When migrating calendar events, CloudM Migrate performs the following tasks:
- Changes the event owner to be the destination user.
- Changes any guests on the migrating domain to use their post-migration address.
- Ignores any guests from external domains.
Generally migrated events in the destination that have any subsequent changes made would also notify attendees if this is requested by the calendar platform. However, there are some platform specific caveats and expected behaviours that should be noted when migrating events. These specifically deal with what happens when a migrated event is edited and how it affects attendees.
Migrated Event from Google Calendar
Tests using Google Calendar as migration source have the following behaviour:
- Migrating to another Google Calendar shows that both internal and external attendees are notified (or have the event auto-updated depending on their platform) of any changes made to a migrated event. The migrated account has full ownership of the event as they did in the source, except for Google Meet links which are explained further below.
- Migrating to a Microsoft 365 Calendar works as per Google above for attendees on the same domain (ie other users who have been part of the migration). For any external users, however, their calendar interprets any changes as coming from a different event to the original, which causes a duplicate event entry, the original event from the source and the modified post-migration event. This only happens when a migrated event is changed in some way that requires attendees to be notified.
Migrated Event from Microsoft 365 Calendar
Tests using Microsoft 365 as the source have the following behaviour:
- Migrating to another Microsoft 365 platform results in all attendees receiving notifications to a post-migration event change. The destination event is treated the same as the original aside from Teams Meeting links which are explained further below.
- Migrating to Google Calendar results in the destination account not ‘owning’ the event (this is still the source account) and so making any changes to an event post-migration is essentially a local change purely for that destination account. No attendees are notified of any change as a result. This behaviour is due to API restrictions. Changes to the event post-migration would need to be performed as the user who originally owned it in the source platform for all other parties to be notified.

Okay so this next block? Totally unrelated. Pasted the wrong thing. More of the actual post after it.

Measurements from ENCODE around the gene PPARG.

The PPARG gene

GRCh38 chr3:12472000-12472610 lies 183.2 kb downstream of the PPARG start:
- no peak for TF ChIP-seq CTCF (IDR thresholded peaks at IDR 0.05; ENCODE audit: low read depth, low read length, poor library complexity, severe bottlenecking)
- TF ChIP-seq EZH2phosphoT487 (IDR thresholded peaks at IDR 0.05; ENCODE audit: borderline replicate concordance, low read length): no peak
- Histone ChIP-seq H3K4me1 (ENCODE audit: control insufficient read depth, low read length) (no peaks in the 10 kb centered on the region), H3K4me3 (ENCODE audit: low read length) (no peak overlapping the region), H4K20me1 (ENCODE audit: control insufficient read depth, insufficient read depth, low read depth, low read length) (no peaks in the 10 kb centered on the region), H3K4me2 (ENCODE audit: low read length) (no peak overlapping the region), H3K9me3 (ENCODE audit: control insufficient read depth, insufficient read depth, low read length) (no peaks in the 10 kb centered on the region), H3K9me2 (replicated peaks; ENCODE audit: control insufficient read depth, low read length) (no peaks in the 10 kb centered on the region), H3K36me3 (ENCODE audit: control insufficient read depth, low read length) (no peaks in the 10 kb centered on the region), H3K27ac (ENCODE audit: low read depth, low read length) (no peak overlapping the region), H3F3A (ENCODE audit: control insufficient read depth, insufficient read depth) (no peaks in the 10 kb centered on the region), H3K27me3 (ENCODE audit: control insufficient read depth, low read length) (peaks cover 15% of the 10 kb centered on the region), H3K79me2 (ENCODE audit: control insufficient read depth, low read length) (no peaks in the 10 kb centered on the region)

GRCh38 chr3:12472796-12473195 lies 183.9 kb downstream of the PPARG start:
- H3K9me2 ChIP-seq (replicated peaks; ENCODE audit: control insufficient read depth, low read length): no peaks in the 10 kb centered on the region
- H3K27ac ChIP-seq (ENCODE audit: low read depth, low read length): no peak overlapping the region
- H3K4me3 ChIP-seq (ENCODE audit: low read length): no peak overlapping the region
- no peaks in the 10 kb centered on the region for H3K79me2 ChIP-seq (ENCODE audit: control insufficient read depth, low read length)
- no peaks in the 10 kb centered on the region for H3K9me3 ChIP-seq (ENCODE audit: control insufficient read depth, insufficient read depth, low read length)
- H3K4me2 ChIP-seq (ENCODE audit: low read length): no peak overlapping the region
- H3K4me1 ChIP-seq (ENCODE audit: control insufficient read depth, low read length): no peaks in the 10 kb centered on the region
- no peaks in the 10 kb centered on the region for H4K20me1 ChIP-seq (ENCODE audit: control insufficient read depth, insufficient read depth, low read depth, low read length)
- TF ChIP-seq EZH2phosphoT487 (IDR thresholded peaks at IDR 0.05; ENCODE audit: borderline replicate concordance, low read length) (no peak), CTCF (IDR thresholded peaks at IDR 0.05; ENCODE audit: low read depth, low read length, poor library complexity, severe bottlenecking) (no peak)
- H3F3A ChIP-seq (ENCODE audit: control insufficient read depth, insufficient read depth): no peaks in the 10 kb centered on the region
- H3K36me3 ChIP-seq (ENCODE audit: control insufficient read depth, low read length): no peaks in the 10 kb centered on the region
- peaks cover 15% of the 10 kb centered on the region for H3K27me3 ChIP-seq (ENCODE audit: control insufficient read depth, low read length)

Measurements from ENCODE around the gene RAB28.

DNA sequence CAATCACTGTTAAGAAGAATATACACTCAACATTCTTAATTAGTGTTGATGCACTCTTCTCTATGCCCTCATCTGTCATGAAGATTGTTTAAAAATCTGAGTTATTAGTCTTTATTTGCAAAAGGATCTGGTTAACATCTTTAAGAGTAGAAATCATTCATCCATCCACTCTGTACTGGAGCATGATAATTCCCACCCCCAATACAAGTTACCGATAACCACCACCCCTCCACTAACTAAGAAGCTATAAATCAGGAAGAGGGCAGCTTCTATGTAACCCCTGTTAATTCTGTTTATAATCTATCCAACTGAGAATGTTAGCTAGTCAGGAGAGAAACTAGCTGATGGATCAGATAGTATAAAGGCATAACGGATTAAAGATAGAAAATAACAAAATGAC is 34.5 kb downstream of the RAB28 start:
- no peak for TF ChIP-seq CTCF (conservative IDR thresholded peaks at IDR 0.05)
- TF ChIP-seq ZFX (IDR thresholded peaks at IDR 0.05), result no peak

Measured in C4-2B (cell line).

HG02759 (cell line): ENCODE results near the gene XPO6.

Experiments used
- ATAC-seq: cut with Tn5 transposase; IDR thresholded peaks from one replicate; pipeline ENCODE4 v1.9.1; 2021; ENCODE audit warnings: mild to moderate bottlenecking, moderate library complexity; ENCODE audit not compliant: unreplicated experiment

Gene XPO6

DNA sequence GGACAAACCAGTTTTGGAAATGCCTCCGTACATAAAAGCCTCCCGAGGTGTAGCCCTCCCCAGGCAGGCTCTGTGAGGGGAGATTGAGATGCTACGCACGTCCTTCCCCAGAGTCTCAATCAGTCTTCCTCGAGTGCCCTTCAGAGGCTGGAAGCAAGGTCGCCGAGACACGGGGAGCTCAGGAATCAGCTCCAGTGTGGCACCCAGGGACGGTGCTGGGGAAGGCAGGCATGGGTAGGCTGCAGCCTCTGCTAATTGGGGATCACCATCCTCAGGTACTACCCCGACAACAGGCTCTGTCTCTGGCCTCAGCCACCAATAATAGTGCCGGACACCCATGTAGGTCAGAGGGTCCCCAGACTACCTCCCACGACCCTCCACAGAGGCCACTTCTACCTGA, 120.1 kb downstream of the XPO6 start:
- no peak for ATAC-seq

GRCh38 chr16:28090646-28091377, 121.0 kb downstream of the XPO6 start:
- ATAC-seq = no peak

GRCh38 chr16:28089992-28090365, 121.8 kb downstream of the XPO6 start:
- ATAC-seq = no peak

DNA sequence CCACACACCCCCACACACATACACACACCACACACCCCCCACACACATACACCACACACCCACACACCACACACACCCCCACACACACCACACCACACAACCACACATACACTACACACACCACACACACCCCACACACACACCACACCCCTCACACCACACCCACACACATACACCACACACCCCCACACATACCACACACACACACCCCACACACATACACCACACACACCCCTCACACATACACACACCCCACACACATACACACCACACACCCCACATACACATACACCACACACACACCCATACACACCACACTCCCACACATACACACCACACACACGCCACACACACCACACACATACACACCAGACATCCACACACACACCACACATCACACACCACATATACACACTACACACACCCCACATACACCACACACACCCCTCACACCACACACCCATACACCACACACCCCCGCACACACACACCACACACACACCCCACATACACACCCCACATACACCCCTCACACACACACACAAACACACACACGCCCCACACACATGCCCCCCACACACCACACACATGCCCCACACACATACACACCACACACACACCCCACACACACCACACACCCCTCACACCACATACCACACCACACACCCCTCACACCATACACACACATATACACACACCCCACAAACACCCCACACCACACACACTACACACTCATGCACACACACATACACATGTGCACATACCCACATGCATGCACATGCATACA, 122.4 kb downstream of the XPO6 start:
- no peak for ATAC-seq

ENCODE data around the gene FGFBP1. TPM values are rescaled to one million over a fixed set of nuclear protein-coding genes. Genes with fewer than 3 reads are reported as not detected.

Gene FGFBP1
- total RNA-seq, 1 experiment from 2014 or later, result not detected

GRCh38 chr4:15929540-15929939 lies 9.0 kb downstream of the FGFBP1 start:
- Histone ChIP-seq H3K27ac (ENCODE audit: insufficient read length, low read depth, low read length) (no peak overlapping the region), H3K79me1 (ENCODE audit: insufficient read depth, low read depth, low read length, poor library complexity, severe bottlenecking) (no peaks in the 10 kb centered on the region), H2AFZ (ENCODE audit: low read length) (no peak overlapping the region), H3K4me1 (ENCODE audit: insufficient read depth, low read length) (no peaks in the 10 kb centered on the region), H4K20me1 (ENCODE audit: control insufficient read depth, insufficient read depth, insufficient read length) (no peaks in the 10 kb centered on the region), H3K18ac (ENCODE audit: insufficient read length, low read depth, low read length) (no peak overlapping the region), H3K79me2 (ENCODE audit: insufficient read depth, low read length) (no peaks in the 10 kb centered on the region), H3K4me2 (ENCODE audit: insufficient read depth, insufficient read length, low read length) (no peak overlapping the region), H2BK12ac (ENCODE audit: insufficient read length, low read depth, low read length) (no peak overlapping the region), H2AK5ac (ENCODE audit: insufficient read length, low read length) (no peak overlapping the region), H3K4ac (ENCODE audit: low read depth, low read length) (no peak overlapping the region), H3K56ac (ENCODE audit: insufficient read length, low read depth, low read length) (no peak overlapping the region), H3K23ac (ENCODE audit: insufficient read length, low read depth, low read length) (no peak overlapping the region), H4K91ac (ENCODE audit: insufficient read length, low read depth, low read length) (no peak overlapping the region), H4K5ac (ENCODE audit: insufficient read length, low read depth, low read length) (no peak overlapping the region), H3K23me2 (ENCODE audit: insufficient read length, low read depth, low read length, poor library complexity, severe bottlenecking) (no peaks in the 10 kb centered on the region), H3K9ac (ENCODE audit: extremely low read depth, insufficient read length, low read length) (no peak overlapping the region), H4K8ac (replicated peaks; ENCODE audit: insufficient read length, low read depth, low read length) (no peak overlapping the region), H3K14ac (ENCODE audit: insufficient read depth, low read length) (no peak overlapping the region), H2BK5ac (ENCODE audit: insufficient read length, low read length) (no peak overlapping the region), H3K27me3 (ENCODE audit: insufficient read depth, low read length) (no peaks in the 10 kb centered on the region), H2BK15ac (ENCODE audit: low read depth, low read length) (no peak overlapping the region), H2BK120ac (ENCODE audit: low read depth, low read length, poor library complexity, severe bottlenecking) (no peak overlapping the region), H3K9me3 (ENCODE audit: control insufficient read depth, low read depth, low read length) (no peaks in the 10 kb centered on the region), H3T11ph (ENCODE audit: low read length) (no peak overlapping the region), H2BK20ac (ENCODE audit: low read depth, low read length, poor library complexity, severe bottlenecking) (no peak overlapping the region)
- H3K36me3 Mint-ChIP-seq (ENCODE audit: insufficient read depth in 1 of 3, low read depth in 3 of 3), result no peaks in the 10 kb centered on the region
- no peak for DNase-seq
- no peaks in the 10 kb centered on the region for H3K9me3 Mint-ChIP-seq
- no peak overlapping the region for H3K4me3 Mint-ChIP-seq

Migrated Event from Lotus Notes
Tests using Lotus Notes show that when migrating a resource calendar that the events do not link up with its corresponding event in the user’s calendars, resulting in the event being duplicated in the destination. This is one entry each for the original user calendar and one for the original resource calendar.
Migrating Event Meeting Links
When migrating a calendar event that contains a pre-existing meeting either via Google Meet or Microsoft Teams, there are some known issues that exist due to the API limitations of either platform.
While the calendar event itself is migrated and all subsequent ownership/guest lists are migrated as outlined above, the video call link is migrated ’as-is’ since it is not something that we are able to modify during a migration. The result is that all previous ownerships and guest lists from the source environment are still applicable even at the destination event, rather than being changed as per mapping to the destination domain.
The reason for this is that the Meet/Teams spaces are created on Google/Microsoft’s servers and CloudM Migrate simply migrates the meeting link provided. We are not able to modify the meeting that it refers to.
Think of it as copying over a reference to a read-only document: All that we can do is copy over the document’s previously provided link. Currently there are no satisfactory methods to work around this via software in terms of performance or stability.
What To Expect When Migrating Meeting Links
If a Google Meet or Microsoft Teams event exists for a user in the source domain, for example email@example.com, and it is migrated to firstname.lastname@example.org then in the destination calendar the event itself will be owned by email@example.com. But, by clicking the meeting link, you will be treated as a guest on this account and prompted to wait until the owner starts the call.
In this case, the owner is still the firstname.lastname@example.org account. A workaround to still use these meeting calls is logging into the call using the original source account credentials (if still available) and, as the owner, you can start the call and allow other guests entry. In this case, signing into the call as email@example.com will always begin the call successfully.
The other workaround is to manually remove and recreate the event with a newly created link for the Teams/Meet call which would then be owned by firstname.lastname@example.org and allow starting the event while logged in from that account.